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OU Regents to 'carefully consider' findings after six hour briefing on investigation of alleged sexual misconduct by David Boren

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Leslie Rainbolt-Forbes (copy)

Chairwoman of the OU Board of Regents Leslie Rainbolt-Forbes speaks at a press conference at the Oklahoma City Capitol March 1.

After receiving a six-hour briefing on the investigation into multiple sexual harassment allegations against former OU President David Boren, the OU Board of Regents will “carefully consider” what it learned from Jones Day investigators.

The regents stayed in an executive session for the entire April 9 briefing, after which Chair Leslie Rainbolt-Forbes said the board would respond to the Jones Day report in a timely manner, according to university policies.  

“We have said from the beginning when multiple individuals alleged inappropriate conduct that we wanted an independent investigation to provide us the facts,” Rainbolt-Forbes said. “We are satisfied that the investigation by Jones Day was fair, non-biased, thorough and objective.”

A November 2018 report to Title IX, detailing Boren accuser Jess Eddy’s account of alleged unwanted sexual advances from Boren, prompted the Jones Day investigation, said Sara Bana, Eddy’s civil advocate. Eddy told The Daily he did not file the report himself, and is unsure who did.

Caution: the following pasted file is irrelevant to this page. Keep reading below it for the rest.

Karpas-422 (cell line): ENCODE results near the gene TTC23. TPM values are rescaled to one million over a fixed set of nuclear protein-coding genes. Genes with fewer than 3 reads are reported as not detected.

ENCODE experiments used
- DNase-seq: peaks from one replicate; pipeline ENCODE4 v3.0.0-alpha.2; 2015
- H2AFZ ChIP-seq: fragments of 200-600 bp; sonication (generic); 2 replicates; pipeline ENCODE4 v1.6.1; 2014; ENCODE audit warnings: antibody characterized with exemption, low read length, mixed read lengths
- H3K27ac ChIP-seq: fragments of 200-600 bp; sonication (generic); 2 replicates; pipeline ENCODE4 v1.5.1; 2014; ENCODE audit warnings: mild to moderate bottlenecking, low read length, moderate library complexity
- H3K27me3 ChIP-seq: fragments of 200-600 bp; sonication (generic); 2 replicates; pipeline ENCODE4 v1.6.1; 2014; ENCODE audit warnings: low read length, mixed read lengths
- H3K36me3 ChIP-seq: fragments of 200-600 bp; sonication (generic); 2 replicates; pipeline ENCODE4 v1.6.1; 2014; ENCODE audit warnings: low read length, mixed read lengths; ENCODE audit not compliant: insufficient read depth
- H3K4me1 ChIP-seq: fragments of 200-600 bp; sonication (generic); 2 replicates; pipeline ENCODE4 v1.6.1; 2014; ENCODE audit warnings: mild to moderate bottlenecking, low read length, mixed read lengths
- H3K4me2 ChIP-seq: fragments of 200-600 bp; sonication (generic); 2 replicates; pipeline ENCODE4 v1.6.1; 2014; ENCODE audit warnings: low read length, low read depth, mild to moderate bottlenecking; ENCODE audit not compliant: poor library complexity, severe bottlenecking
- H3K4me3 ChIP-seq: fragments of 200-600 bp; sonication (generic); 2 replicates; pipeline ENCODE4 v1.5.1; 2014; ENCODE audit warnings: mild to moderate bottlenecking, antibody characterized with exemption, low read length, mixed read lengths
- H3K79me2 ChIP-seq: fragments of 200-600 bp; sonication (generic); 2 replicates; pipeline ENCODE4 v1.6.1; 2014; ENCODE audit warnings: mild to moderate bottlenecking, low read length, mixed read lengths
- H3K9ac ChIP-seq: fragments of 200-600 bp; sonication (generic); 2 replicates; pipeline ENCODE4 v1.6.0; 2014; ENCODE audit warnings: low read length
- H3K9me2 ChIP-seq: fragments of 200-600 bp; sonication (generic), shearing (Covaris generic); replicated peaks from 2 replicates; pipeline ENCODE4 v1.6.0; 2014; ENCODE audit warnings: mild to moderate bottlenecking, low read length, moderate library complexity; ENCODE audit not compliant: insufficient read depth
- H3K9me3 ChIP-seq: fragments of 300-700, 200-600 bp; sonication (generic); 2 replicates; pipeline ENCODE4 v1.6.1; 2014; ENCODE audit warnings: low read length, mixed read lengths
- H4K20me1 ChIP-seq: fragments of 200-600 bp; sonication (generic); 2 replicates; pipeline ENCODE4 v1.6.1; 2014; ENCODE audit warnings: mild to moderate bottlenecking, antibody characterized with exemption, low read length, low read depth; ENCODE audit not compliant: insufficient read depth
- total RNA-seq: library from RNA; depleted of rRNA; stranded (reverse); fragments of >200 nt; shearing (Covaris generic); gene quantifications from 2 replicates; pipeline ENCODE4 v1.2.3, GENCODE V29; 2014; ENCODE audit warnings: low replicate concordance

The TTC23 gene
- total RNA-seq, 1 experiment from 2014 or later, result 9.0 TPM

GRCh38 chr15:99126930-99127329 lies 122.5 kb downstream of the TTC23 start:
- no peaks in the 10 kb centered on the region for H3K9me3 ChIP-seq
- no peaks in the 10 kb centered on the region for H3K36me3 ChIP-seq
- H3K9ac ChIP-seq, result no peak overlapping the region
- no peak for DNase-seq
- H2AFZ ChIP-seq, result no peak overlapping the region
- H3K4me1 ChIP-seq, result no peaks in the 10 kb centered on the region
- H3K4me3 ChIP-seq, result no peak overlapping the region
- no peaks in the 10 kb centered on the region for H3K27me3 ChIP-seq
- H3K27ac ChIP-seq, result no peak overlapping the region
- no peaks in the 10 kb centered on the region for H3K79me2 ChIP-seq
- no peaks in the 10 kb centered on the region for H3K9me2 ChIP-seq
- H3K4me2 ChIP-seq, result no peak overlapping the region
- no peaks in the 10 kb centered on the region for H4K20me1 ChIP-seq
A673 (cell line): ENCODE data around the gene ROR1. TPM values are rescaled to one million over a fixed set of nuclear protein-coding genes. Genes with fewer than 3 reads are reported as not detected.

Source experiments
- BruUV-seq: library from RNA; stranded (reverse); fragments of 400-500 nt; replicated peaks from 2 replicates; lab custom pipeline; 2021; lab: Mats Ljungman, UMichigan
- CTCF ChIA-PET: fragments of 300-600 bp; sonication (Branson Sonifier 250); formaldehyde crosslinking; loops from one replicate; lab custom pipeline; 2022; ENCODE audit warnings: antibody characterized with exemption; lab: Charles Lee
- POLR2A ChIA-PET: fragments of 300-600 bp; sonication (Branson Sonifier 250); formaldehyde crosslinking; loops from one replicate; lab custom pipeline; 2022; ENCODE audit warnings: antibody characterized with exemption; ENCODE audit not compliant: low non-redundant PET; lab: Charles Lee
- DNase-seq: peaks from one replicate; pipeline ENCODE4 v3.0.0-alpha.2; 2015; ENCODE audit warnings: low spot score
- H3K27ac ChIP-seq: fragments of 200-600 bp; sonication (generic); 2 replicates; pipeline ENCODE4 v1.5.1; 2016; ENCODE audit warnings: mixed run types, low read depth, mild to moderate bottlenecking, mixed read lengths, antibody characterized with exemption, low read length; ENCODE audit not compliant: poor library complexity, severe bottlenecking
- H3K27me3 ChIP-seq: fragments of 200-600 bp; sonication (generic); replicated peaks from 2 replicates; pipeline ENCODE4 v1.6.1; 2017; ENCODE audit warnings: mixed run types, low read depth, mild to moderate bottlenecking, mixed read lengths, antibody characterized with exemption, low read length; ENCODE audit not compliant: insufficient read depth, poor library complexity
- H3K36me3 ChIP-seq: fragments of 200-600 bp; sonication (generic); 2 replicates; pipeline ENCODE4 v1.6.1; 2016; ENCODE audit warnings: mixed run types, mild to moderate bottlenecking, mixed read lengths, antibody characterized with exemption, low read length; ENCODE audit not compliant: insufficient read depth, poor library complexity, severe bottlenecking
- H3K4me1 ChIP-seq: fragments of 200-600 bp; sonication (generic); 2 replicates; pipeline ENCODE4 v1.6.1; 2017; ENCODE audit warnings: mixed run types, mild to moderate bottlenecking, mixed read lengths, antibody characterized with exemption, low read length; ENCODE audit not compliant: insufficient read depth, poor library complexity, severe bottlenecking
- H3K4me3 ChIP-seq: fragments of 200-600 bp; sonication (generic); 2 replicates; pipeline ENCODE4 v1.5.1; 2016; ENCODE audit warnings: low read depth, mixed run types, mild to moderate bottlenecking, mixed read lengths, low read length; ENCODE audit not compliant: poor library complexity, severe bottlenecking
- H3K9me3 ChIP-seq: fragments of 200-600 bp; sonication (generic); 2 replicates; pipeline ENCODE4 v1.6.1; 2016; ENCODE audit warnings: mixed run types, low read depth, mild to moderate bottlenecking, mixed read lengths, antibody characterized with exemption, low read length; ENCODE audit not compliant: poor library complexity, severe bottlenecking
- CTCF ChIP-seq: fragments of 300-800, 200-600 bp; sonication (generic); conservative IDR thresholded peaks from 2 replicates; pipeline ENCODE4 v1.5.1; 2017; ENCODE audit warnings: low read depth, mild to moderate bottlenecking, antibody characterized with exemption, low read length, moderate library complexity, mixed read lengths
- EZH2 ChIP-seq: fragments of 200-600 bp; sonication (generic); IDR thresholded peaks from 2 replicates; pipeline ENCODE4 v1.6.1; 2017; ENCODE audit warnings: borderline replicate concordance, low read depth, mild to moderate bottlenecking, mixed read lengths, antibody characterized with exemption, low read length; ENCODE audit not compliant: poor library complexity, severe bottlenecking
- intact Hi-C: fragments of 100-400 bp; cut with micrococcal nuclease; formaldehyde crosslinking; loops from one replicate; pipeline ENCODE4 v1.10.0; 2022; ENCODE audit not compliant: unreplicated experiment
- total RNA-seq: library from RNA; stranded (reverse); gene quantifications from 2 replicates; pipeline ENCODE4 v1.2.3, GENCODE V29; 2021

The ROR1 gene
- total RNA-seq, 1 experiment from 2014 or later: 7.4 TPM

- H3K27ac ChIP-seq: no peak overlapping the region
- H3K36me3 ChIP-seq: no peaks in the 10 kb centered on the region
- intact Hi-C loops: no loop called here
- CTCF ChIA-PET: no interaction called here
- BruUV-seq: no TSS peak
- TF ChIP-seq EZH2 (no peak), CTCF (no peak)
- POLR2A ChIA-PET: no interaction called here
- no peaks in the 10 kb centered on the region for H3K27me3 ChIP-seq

Rainbolt-Forbes did not confirm nor deny that the investigation by law firm Jones Day was completed.

“We received the report from Jones Day and that is all that we are pretty much going to say about that,” Rainbolt-Forbes said.

Eddy was present during the regents’ meeting and gave reporters a copy of the Title IX intake summary that he received from Boren's attorney Clark Brewster. Brewster received it from Title IX, Eddy said.

“I have interest of the victims at heart and the interest of the current students faculty and staff at OU who are under the administration that is perpetuating this behavior, concealment, cover-up of grievance crime and misconduct,” Eddy said.

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